Skip to main content
ARS Home » News & Events » News Articles » Research News » 2001 » Mechanism of Tobacco Budworm Resistance to Bt Proposed

Archived Page

This page has been archived and is being provided for reference purposes only. The page is no longer being updated, and therefore, links on the page may be invalid.


Mechanism of Tobacco Budworm Resistance to Bt Proposed

By Sharon Durham
March 8, 2001

How does a tobacco budworm develop resistance to Bt? An Agricultural Research Service scientist may be closer to answering that question, based on tests she conducted on budworm cells.

ARS research physiologist Marcia Loeb of the Insect Biocontrol Laboratory in Beltsville, Md., used tobacco budworm gut cells, cultured in the laboratory, to help understand how this insect--a major caterpillar pest of cotton, soybeans and tomatoes--becomes resistant to the natural toxin produced by the bacterium Bacillus thuringiensis (Bt).

Bt has been one of the most promising biocontrol products of recent years in combating pests that attack a variety of crops. But some subgroups of tobacco budworm (Heliothis virescens) are becoming resistant to Bt.

Bt toxin causes mature budworm gut cells to swell, burst and die. In culture, Loeb found that as the toxin kills, remaining cells produced cytokines, substances that signal budworm gut stem cells to multiply and rapidly differentiate to form new mature cells. If a low dose of Bt is present, more new cells will be produced than those killed.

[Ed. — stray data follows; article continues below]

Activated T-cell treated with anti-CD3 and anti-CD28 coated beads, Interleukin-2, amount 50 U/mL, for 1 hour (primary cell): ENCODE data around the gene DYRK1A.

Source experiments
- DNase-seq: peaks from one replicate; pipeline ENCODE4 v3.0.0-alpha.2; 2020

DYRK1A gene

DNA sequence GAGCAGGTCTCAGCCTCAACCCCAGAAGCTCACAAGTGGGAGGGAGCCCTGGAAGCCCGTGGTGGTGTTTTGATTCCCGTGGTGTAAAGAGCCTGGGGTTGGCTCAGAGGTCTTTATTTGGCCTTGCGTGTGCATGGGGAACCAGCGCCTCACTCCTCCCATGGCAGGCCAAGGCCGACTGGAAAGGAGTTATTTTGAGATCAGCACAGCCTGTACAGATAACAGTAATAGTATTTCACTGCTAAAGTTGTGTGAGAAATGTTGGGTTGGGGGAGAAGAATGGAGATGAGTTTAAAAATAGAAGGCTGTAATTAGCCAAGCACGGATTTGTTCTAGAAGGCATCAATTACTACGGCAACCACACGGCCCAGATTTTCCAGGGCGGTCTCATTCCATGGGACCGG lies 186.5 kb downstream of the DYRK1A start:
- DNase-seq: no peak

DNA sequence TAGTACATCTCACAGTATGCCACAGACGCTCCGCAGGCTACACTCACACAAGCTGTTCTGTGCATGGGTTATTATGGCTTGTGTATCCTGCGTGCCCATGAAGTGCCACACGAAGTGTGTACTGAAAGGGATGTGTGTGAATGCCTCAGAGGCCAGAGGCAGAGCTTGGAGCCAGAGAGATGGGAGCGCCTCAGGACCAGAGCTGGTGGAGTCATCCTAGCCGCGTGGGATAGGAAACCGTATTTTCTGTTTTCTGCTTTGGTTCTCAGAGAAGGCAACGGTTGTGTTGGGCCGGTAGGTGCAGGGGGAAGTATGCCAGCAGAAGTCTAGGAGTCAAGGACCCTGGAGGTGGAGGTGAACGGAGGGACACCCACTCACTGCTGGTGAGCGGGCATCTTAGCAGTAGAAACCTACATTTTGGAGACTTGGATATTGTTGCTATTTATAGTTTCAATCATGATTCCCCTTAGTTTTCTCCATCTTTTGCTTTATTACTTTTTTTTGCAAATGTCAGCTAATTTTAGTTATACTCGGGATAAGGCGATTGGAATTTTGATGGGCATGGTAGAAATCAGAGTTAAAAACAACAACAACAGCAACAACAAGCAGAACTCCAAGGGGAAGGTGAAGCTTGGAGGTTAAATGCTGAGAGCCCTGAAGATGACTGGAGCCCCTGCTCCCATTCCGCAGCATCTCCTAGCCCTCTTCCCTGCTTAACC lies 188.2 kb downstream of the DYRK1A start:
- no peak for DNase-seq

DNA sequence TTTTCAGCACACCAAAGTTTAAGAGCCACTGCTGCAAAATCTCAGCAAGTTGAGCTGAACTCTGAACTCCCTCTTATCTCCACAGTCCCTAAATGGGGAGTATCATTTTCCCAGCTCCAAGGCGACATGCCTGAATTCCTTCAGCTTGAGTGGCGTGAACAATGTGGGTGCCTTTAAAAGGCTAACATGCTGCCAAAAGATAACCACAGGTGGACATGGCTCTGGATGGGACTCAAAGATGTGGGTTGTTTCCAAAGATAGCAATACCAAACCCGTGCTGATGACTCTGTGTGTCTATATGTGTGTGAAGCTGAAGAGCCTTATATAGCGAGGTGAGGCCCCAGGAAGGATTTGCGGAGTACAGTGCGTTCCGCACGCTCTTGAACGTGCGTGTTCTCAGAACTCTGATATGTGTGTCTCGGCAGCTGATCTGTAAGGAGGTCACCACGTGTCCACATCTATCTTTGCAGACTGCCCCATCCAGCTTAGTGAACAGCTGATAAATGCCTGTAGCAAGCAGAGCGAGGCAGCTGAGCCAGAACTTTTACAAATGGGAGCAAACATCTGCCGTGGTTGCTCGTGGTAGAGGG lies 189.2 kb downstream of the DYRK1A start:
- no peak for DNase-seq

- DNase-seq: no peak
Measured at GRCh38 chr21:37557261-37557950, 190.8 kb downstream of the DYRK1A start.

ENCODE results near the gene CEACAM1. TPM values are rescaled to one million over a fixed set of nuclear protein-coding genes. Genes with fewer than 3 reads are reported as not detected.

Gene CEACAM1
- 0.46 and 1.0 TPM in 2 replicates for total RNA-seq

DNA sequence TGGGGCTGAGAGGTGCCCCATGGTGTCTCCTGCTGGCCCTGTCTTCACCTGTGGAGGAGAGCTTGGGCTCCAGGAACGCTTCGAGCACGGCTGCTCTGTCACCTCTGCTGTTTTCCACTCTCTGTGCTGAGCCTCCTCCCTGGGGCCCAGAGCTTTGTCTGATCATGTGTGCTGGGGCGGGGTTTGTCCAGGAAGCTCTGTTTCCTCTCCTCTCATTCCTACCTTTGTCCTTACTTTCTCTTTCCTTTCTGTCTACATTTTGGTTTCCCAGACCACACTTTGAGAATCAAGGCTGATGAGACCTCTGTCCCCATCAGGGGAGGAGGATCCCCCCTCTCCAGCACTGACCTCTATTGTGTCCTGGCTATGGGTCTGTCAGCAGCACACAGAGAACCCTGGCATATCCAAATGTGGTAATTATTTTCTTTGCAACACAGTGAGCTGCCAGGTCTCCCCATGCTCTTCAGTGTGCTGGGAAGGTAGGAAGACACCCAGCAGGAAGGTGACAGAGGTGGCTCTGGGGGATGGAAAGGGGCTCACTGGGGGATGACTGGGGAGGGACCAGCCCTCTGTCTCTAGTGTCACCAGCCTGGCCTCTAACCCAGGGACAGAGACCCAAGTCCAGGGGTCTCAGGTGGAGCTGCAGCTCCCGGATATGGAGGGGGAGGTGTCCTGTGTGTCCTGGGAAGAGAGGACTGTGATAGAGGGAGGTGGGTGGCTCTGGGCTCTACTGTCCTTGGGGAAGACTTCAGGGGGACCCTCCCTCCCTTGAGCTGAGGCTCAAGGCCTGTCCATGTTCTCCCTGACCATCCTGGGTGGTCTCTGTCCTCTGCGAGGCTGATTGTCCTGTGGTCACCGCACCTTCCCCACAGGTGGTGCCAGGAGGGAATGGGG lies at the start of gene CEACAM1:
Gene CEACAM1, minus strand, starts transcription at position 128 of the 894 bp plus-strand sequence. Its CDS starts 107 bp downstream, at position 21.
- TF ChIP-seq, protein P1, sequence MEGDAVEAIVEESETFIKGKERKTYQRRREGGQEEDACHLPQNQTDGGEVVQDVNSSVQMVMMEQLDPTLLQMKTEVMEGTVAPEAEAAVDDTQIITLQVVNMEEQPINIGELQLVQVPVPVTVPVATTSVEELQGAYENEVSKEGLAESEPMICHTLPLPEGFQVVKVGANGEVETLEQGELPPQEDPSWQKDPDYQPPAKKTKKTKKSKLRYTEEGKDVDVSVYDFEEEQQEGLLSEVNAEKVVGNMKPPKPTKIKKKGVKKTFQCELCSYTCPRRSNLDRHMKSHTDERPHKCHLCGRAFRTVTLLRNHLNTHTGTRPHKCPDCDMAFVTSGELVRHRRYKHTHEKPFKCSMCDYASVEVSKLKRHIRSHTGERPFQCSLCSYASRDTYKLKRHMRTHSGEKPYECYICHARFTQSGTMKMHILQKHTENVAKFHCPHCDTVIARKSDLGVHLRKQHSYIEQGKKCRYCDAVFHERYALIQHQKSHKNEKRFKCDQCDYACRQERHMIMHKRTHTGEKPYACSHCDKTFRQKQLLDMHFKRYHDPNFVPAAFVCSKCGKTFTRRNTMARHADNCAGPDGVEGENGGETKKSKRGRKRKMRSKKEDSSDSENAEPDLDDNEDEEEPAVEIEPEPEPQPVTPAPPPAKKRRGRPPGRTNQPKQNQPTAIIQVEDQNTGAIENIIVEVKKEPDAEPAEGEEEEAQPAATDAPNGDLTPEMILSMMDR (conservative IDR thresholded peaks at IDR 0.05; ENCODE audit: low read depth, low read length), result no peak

In Loeb’s experiments, when the Bt toxin was washed from the cultured gut cells exposed to low doses of Bt, the ratio of cell types returned to normal and the culture recovered. According to Loeb, this suggests that if an insufficient dose of Bt is “washed out” of the insect’s gut during normal evacuation, the insect’s gut will heal and the insect will survive.

This could explain why low doses of Bt toxin don’t kill insects. To be effective, the dose of Bt must be high enough that the cell replacement process can’t be completed before the insect dies. If the insect is able to produce high enough numbers of new gut cells to replace those that have been killed, the insect will survive.

This information will be useful to applicators of Bt toxin for pest control, as well as other scientists studying this toxin.

ARS is the chief scientific research agency of the U.S. Department of Agriculture.

Scientific contact: Marcia Loeb, ARS Insect Biocontrol Laboratory, Beltsville, Md., phone (301) 504-8103; fax (301) 504-5104;